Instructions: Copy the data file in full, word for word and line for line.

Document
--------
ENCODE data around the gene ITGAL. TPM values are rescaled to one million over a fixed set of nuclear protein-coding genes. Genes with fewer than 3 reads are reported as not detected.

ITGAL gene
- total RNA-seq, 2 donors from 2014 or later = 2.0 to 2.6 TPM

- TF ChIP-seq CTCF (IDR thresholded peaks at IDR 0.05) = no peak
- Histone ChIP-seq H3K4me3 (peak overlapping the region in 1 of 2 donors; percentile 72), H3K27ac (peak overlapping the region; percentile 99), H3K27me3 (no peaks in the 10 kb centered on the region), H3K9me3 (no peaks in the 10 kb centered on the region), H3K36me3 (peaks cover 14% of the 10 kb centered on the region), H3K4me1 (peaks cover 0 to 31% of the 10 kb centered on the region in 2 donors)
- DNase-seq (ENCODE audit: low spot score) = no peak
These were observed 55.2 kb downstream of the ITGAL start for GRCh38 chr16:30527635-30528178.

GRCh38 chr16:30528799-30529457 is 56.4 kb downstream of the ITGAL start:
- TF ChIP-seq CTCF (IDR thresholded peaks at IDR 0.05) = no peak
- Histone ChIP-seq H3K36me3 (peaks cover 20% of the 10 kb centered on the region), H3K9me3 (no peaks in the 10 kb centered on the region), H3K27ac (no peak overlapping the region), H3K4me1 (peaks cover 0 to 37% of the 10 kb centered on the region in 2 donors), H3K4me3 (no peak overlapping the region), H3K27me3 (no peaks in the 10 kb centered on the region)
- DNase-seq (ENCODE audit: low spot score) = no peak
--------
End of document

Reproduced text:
ENCODE data around the gene ITGAL. TPM values are rescaled to one million over a fixed set of nuclear protein-coding genes. Genes with fewer than 3 reads are reported as not detected.

ITGAL gene
- total RNA-seq, 2 donors from 2014 or later = 2.0 to 2.6 TPM

- TF ChIP-seq CTCF (IDR thresholded peaks at IDR 0.05) = no peak
- Histone ChIP-seq H3K4me3 (peak overlapping the region in 1 of 2 donors; percentile 72), H3K27ac (peak overlapping the region; percentile 99), H3K27me3 (no peaks in the 10 kb centered on the region), H3K9me3 (no peaks in the 10 kb centered on the region), H3K36me3 (peaks cover 14% of the 10 kb centered on the region), H3K4me1 (peaks cover 0 to 31% of the 10 kb centered on the region in 2 donors)
- DNase-seq (ENCODE audit: low spot score) = no peak
These were observed 55.2 kb downstream of the ITGAL start for GRCh38 chr16:30527635-30528178.

GRCh38 chr16:30528799-30529457 is 56.4 kb downstream of the ITGAL start:
- TF ChIP-seq CTCF (IDR thresholded peaks at IDR 0.05) = no peak
- Histone ChIP-seq H3K36me3 (peaks cover 20% of the 10 kb centered on the region), H3K9me3 (no peaks in the 10 kb centered on the region), H3K27ac (no peak overlapping the region), H3K4me1 (peaks cover 0 to 37% of the 10 kb centered on the region in 2 donors), H3K4me3 (no peak overlapping the region), H3K27me3 (no peaks in the 10 kb centered on the region)
- DNase-seq (ENCODE audit: low spot score) = no peak